Reporters, PIOs tell how to ask and answer the tough questions

By Michael E. Newman

Like the insurance company commercials that note "If you’re a parrot, you repeat things" and "If you’re a mom, you call at the worst time," it is obvious that "If you’re a science writer, you ask questions" and "If you’re a science PIO, you answer questions." But what if the questions are about research misconduct, questionable studies, plagiarism or other negative or controversial aspects of the science and technology communicated by NASW members?

Sharing their wisdom, insight and best practices on the subject were moderator Shannon Palus, freelance journalist and former staff writer at Retraction Watch; Brooke Borel, freelance science journalist and author; Earle Holland, retired assistant vice president for research communication at Ohio State University; Amy Maxmen, freelance journalist; and Matt Shipman, research communications lead at North Carolina State University.

The discussion started with each of the panelists describing a personal experience with a difficult situation in their science communication careers.

Borel recalled a time when she was "torn between being compassionate and still firmly asking the tough questions" of a source who "broke down crying" during the interview.

Covering the shoddy treatment of healthcare workers treating Ebola patients in Sierra Leone, Maxmen told how she had to organize her interview findings in detailed logs and spreadsheets to better confront government officials who refuted the workers’ claims.

Shipman talked about his personal conflict in deciding what to do when one of his more reliable sources inadvertently faxed him a document revealing sensitive information.

Holland, who along with Shipman serves on the editorial staff of Health News Review, explained how hard it was to get timely and transparent responses to questions about research ethics and conflicts of interest from University of Maryland officials during this past January’s "chocolate milk hastens concussion recovery" scandal.

Finally, Palus went back to her days as a fact checker to tell how a researcher, in response to a pointed question, clammed up with "I was told this would be a positive story."

The panelists next took up the issue of "off the record."

Shipman said that he makes it clear to researchers during media training that they "can’t retroactively make something off the record" and that it’s far more advisable to simply "not say anything that you wouldn’t want to see in print, on air or online."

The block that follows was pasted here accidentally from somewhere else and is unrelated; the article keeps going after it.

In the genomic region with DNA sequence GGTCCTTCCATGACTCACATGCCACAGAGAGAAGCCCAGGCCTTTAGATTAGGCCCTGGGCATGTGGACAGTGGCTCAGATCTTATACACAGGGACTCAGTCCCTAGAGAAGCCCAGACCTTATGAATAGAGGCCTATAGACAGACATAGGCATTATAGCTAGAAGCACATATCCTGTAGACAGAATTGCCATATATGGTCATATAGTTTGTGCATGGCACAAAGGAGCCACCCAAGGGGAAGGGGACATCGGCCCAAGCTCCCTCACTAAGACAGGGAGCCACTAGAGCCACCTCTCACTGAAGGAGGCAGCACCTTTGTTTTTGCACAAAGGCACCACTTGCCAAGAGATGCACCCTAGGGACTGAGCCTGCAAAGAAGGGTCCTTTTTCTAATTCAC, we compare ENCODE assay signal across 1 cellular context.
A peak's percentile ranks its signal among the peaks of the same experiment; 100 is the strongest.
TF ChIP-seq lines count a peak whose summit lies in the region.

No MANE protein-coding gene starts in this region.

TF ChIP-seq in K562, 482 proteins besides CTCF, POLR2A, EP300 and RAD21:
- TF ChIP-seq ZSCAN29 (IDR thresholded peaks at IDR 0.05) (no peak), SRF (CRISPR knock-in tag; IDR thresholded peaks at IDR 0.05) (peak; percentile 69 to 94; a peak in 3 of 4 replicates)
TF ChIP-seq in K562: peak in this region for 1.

Maxmen stressed that it is critical "to make the ground rules extremely clear at the start of an interview" and that nothing is off the record unless "identifying a source could endanger that person’s job or life."

Palus agreed, adding that she rarely makes off the record an option because a source "might decide everything falls under that umbrella."

PIOs shouldn’t let their scientists and engineers even consider off the record when responding to inquiries, Holland said. "Institutions have the responsibility to inform the public through the media and PIOs have to be the bridge facilitating direct communication between researchers and journalists," he explained.

To do that effectively, Shipman said, researchers must understand that they are unlikely to get questions in advance or be given an opportunity to review a story before it appears publicly. The journalists on the panel all concurred, saying that it was rare, if ever, that they allowed either to occur.

When asked about structuring interviews that include tough questions, Borel said that she puts them toward the end of an interview so that the source has time to feel comfortable with the discussion before they come up. Holland charged the journalists in the audience to be sensitive and fair to a person under review for research misconduct or scientific irregularities by "finding out and understanding the policies under which their institution conducts the review to be able to ask direct, yet respectful questions about it." In such cases, Palus recommended contacting the PIO as early as possible to get that information, show interest in covering the story and establish trust for the interviews to come.

To help his researchers handle tough interviews, Shipman said that training and practice can keep a difficult situation from becoming a public disaster. "We do mock interviews to prepare them to respond calmly and openly with an organized and clear telling of the facts," he said.

Holland agreed, but added that it is always better if PIOs can help their charges avoid a controversy in the first place. "Encourage them to inform you up front of any sensitivities or potential ‘land mines’ in their research and work with them on how to explain why they exist or why they are necessary," he said. "Saying ‘It’s for the good of humanity’ doesn’t do the job." Holland went on to say that solid preparation can "keep a controversy to a one-day story but not being forthcoming and honest can turn it into a multiple-day headliner." Shipman emphasized the point by saying "If you lie, you will get caught, you will look awful and it will drag on forever."

Finally, the journalists on the panel were asked how they convince a source to answer tough questions. Maxmen said that she often sends them some examples of articles in which she handled a difficult subject to establish her credibility and build their trust. "It’s also helpful to explain at the start why you are interested in telling the story, how you intend to approach it and how the interview will be done," she said. Borel agreed, saying that whatever can be done to make sources less stressed before and during the interview makes it more likely they’ll be forthcoming. "For example, if they are hesitant to answer your questions, ask them to explain why and it might get them to open up," she said.